MPs call for rail reform to restore 'damaged reputation'

 

MPs have called for a raft of reforms to rail infrastructure funding, financial methodology and delivery, suggesting that action needs to be taken to restore the public's faith in the Government. 

Among the major, and persistent, problems that MPs identified was a sense that Government was ‘short-changing’ regions in need of economic regeneration by focusing rail investment on the capital.

In a new report, the Commons Transport Committee said that current transport scheme appraisal methods will always favour the capital as they are weighed heavily towards the reduction of congestion and journey time savings.

”Local

MPs said this actively disadvantages less economically buoyant regions and works against the Government's intention to rebalance the economy.

Committee chair Lilian Greenwood said: ‘The secretary of state's cancellation of three rail electrification schemes in the Midlands, south Wales and Lake District, only to be followed four days later by the announcement in principle to fund Crossrail 2 in London, unsurprisingly re-ignited the debate about disparities in rail infrastructure investment between London and other regions.

'The Treasury's own data shows that spending per head in London in 2016/17 was more than ten times that of the East Midlands. Regional economies will never be able to catch up with London while such inequalities exist.

‘Some regions have faced decades of under-investment in their parts of the rail network. They deserve to have a clear sense of what the Government is doing to help them attract transport investment and grow economically. The Northern Powerhouse and Midlands Engine will struggle to live up to their names without tangible change.'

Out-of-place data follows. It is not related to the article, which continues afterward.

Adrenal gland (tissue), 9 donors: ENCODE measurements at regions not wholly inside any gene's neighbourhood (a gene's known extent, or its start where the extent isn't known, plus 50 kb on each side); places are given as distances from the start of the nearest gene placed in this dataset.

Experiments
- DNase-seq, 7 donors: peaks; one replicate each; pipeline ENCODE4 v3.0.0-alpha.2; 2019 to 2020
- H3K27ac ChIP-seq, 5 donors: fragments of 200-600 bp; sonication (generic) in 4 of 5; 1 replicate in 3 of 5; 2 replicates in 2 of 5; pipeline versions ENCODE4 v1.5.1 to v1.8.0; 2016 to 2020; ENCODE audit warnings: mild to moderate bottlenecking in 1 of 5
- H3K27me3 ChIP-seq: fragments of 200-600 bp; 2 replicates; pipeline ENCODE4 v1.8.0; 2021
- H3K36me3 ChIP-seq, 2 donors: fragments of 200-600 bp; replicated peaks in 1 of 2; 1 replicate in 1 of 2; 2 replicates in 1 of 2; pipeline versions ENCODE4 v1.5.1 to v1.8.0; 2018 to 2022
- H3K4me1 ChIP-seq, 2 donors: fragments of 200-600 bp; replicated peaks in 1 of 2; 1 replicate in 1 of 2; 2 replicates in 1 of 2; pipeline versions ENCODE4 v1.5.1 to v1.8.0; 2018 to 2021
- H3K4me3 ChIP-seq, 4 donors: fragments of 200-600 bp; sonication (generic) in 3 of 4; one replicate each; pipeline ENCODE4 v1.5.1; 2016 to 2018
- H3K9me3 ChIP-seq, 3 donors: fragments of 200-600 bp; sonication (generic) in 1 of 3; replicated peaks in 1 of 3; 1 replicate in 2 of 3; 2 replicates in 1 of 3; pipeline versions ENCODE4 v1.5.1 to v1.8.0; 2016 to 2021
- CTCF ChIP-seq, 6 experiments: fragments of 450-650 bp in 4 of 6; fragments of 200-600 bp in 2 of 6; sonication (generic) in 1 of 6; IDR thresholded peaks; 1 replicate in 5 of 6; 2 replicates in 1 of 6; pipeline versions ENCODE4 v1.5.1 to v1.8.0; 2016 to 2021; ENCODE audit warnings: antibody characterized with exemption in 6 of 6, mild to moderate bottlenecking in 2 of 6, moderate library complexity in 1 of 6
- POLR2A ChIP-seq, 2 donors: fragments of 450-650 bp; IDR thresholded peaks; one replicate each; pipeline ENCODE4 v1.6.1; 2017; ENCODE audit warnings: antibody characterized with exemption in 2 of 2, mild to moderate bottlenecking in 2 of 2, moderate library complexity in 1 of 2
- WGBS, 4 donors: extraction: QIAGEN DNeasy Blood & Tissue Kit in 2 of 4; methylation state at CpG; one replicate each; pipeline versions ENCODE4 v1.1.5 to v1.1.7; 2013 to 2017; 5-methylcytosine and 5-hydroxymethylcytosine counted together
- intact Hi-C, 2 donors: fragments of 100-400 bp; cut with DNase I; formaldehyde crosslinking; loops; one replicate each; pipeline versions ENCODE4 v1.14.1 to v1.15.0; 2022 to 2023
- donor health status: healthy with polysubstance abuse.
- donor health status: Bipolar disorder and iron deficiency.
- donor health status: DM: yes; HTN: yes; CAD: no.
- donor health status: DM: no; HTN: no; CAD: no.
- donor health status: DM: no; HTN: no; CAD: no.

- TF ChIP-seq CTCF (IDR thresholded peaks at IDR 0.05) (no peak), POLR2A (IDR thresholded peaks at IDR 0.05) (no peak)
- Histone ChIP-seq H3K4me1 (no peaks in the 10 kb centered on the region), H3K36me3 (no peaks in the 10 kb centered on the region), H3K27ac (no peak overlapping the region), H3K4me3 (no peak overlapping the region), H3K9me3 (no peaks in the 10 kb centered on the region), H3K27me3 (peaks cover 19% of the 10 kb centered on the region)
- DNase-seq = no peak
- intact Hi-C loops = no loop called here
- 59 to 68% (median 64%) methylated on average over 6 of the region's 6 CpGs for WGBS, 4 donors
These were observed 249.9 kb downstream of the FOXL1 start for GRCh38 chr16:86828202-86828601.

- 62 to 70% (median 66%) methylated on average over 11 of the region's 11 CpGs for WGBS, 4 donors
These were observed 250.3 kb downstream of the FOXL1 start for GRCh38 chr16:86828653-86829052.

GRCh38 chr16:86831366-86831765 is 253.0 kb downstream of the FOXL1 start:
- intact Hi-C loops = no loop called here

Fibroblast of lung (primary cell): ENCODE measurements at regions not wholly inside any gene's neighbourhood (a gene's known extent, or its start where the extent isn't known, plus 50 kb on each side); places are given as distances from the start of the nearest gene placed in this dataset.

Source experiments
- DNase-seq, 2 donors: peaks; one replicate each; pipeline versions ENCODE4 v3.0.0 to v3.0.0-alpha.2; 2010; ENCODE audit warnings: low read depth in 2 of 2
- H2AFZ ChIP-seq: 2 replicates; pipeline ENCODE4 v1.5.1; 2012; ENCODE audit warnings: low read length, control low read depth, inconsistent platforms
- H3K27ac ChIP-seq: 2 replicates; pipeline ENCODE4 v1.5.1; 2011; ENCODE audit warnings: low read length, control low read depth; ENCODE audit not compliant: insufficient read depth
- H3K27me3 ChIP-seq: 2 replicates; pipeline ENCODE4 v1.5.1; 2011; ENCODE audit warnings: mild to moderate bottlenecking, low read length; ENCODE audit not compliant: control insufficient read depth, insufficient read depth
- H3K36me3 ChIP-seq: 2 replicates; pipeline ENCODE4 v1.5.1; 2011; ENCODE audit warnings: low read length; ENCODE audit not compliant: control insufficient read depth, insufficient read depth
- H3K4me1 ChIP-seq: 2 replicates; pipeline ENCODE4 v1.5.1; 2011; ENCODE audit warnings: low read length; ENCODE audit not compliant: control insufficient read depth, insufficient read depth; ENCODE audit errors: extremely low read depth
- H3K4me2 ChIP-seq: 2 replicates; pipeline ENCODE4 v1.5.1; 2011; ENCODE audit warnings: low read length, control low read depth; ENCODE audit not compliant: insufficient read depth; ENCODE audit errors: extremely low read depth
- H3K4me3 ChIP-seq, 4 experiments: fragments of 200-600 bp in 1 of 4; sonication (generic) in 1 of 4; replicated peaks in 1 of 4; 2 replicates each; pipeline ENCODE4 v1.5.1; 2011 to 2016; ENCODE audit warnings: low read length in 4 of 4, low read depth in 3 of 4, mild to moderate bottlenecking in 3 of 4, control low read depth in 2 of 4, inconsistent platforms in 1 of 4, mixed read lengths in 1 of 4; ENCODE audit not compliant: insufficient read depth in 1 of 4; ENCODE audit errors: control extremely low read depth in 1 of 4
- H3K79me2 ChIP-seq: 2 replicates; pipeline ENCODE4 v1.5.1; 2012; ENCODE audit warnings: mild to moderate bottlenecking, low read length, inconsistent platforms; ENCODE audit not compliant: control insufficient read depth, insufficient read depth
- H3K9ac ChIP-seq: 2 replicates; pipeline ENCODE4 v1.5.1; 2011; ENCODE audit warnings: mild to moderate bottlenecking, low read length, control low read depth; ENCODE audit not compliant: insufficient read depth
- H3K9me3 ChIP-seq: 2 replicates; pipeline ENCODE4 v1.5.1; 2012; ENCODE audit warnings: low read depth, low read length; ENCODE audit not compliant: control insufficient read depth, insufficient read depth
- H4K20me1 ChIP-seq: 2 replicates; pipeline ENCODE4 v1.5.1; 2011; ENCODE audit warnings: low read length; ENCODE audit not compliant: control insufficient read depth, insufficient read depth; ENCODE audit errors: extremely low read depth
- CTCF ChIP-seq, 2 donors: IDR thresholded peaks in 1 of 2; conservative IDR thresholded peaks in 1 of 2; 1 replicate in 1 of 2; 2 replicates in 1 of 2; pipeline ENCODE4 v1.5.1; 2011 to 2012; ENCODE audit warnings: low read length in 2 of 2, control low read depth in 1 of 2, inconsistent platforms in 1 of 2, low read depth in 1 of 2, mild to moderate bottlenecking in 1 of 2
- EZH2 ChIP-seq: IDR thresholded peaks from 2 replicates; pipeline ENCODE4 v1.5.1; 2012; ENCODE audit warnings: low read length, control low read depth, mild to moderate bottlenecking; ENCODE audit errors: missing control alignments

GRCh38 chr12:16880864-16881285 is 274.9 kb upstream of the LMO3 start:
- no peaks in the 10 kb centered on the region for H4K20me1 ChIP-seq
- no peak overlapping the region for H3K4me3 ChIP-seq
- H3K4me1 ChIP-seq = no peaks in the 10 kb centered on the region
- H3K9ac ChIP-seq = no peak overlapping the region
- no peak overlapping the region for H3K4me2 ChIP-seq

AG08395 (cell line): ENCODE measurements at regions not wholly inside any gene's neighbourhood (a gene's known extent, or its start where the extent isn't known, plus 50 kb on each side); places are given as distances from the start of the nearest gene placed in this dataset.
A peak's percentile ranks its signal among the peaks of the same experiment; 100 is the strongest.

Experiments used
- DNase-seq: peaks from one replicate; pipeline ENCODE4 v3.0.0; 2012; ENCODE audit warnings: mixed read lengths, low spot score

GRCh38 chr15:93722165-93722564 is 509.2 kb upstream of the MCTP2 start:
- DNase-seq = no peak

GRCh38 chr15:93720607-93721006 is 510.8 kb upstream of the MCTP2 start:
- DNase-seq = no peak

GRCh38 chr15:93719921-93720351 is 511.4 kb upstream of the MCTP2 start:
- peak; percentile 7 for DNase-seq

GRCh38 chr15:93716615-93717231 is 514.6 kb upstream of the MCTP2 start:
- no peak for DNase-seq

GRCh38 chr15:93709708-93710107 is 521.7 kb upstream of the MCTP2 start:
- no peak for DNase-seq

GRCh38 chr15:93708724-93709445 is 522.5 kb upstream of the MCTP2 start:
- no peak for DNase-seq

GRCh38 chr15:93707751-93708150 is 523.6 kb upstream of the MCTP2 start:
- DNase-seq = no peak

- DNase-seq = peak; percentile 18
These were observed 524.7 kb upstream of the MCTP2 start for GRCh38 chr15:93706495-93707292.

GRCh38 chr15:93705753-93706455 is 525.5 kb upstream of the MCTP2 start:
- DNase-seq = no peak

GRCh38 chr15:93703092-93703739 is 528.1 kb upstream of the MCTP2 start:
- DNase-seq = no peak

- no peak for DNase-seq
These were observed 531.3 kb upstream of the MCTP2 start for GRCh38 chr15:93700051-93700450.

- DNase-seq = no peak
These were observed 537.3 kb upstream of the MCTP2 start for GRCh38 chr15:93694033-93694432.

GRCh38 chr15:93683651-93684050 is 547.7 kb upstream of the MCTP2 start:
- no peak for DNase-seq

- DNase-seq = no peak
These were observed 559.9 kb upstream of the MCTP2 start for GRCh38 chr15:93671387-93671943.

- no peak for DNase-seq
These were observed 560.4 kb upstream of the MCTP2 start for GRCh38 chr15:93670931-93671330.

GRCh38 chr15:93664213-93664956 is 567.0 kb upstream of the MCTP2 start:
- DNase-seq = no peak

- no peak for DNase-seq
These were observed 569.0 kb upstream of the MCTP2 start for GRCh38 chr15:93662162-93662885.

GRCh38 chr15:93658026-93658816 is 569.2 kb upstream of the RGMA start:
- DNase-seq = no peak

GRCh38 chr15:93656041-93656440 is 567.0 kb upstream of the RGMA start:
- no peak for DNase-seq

Ms Greenwood also repeated her criticism of Chris Grayling for being ‘less than candid’ about the reasons for cancelling electrification projects.

She said: ‘We are disappointed he did not engage more openly with our scrutiny of his decision. The Government should have been more honest with Parliament and the public about the real reason for the decision.’

MPs said they welcomed changes the Department for Transport (DfT) has made to funding and processes for Control Period 6 (CP6: 2019-24) ‘which should avert the problems encountered in CP5’.

They added: ‘If the Department and Network Rail are to restore their damaged reputations and instill greater confidence in the railway industry to invest in its workforce, skills and innovation, the Committee also recommends:

  • A mechanism to smooth out the renewals spending profile;
  • Full transparency of project in the Rail Network Enhancements Pipeline;
  • Greater clarity about projects available for third party investment; and
  • Streamlining of processes for market-led proposals

In its report, the committee said that the DfT was ‘relying heavily’ on market-led proposals to deliver new enhancement projects but ‘does not appear to have a “plan B”’ should they not materialise as hoped.

They warned that problem with the process ‘appear likely to dissuade third-parties from submitting proposals’, warning of a substantial risk that of a slowdown or interregnum in new, strategically necessary projects.

‘This would be particularly disadvantageous to regions that have experienced under-investment in recent periods, and further damage confidence in the supply chain to invest in its workforce, skills and innovation.’

 

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